[ fan ]
/ fæn /
any device for producing a current of air by the movement of a broad surface or a number of such surfaces.
an implement of feathers, leaves, paper, cloth, etc., often in the shape of a long triangle or of a semicircle, for waving lightly in the hand to create a cooling current of air about a person: We sat on the veranda, cooling ourselves with palm-leaf fans.
anything resembling such an implement, as the tail of a bird.
any of various devices consisting essentially of a series of radiating vanes or blades attached to and revolving with a central hublike portion to produce a current of air: ceiling fan; wall fan.
a series of revolving blades supplying air for winnowing or cleaning grain.
Horology. fly1(def 28).
a semicircular decoration of bunting.
Physical Geography. an alluvial fan.
verb (used with object), fanned, fan·ning.
to move or agitate (the air) with or as if with a fan.
to cause air to blow upon, as from a fan; cool or refresh with or as if with a fan: He fanned his face with a newspaper.
to stir to activity with or as if with a fan: to fan a flame; to fan emotions.
(of a breeze, current of air, etc.) to blow upon, as if driven by a fan: A cool breeze fanned the shore.
to spread out like a fan: The dealer fanned the cards.
Informal. to move (oneself) quickly: You'll fan your tail out of here if you know what's good for you.
Agriculture. to winnow, especially by an artificial current of air.
Baseball. (of a pitcher) to strike out (a batter).
Chiefly South Midland and Southern U.S. to punish by spanking; spank: Your mother will fan you good if you break that dish.
verb (used without object), fanned, fan·ning.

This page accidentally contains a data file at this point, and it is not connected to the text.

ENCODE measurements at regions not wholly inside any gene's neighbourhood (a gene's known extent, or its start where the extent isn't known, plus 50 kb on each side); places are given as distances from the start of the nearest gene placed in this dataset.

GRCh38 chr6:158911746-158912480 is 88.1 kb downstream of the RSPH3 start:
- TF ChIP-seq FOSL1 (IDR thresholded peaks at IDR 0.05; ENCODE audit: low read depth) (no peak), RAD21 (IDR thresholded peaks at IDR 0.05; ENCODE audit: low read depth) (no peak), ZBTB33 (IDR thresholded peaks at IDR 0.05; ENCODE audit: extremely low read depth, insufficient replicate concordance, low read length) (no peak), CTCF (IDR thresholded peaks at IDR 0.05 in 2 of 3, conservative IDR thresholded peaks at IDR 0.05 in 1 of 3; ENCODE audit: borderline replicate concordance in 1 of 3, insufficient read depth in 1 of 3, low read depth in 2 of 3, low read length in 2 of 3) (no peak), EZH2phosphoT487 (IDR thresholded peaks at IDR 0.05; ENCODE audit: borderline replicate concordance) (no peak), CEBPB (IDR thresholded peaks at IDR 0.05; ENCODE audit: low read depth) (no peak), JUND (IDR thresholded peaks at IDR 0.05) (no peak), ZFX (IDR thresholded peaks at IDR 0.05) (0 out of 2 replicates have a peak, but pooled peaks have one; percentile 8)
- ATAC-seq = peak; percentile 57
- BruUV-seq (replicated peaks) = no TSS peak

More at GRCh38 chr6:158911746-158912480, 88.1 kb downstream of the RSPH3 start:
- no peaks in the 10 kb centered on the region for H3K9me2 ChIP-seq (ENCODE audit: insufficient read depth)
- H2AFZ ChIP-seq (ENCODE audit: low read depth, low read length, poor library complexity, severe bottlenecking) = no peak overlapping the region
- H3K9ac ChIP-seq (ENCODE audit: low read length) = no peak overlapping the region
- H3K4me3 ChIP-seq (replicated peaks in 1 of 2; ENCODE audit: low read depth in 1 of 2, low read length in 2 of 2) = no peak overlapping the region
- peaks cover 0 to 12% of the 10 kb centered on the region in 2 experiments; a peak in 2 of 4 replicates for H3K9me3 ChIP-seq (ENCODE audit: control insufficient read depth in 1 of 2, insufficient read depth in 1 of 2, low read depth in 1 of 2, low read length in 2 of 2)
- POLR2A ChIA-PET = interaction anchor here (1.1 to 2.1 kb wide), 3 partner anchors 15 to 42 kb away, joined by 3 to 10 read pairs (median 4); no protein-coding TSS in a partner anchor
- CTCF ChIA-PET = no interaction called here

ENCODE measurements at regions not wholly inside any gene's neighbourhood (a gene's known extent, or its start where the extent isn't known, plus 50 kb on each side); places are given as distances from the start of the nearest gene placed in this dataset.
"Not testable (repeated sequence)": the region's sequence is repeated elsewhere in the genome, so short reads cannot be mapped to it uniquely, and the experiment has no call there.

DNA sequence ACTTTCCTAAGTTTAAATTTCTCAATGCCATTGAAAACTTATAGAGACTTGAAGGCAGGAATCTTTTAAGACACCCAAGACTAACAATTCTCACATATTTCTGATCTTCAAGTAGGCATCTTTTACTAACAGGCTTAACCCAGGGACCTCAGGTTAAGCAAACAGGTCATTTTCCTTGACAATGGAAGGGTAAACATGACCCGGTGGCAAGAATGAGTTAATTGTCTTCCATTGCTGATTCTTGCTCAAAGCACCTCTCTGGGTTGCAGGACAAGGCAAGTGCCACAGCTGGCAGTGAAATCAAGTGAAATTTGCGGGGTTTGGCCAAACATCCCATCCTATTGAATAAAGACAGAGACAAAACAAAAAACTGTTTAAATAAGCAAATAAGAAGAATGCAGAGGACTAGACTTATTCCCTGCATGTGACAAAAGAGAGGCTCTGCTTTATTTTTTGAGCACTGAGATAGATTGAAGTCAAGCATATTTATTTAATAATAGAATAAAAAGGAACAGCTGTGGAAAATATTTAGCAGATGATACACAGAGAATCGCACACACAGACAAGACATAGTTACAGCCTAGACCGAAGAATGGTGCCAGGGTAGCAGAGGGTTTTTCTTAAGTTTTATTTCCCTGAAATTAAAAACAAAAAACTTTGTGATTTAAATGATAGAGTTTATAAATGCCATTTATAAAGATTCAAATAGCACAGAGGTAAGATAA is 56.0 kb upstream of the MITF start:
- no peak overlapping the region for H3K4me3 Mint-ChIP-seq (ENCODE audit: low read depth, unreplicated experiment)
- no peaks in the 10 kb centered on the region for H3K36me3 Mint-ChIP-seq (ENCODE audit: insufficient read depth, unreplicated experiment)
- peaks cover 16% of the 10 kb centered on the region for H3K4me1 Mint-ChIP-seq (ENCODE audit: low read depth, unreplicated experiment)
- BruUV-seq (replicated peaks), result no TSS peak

to strike, swing, or brush lightly at something.
Western U.S. (chiefly cowboy use ). to slap the flanks of (a horse or other animal) repeatedly with a hat to get it to move or move faster.
to spread out like a fan (often followed by out): The forest fire fanned out in all directions.
Baseball. (of a batter) to strike out, usually by swinging at and missing the pitch charged as the third strike.
Baseball Slang True Fans Should KnowThe game dates back a long way (the first pro team started in 1869—the Cincinnati Reds) so there’s a long history here.
hit the fan, Slang. to become suddenly more awkward, embarrassing, or troublesome: When news of the incident was leaked to the press, everything hit the fan at once.
Origin of fan1
before 900; Middle English, Old English fann < Latin vannus winnowing basket
Related formsfan·like, adjectivefan·ner, nounun·fanned, adjective
Dictionary.com Unabridged Based on the Random House Unabridged Dictionary, © Random House, Inc. 2019
British Dictionary definitions for fan-out (1 of 2)
/ (fæn) /
- any device for creating a current of air by movement of a surface or number of surfaces, esp a rotating device consisting of a number of blades attached to a central hub
- a machine that rotates such a device
any of various hand-agitated devices for cooling onself, esp a collapsible semicircular series of flat segments of paper, ivory, etc
something shaped like such a fan, such as the tail of certain birds
- a kind of basket formerly used for winnowing grain
- a machine equipped with a fan for winnowing or cleaning grain
verb fans, fanning or fanned (mainly tr)
to cause a current of air, esp cool air, to blow upon, as by means of a fanto fan one's face
to agitate or move (air, smoke, etc) with or as if with a fan
to make fiercer, more ardent, etcfan one's passion
(also intr often foll by out) to spread out or cause to spread out in the shape of a fan
- to fire (an automatic gun) continuously by keeping the trigger depressed
- to fire (a nonautomatic gun) several times by repeatedly chopping back the hammer with the palm
to winnow (grain) by blowing the chaff away from it
Derived Formsfanlike, adjectivefanner, noun
Word Origin for fan
Old English fann, from Latin vannus
British Dictionary definitions for fan-out (2 of 2)
/ (fæn) /
an ardent admirer of a pop star, film actor, football team, etc
a devotee of a sport, hobby, etc
Word Origin for fan
C17, re-formed C19: from fan (atic)
Collins English Dictionary - Complete & Unabridged 2012 Digital Edition © William Collins Sons & Co. Ltd. 1979, 1986 © HarperCollins Publishers 1998, 2000, 2003, 2005, 2006, 2007, 2009, 2012
Idioms and Phrases with fan-out
In addition to the idiom beginning with fan
- fan the flames
- shit will hit the fan
The American Heritage® Idioms Dictionary Copyright © 2002, 2001, 1995 by Houghton Mifflin Harcourt Publishing Company. Published by Houghton Mifflin Harcourt Publishing Company.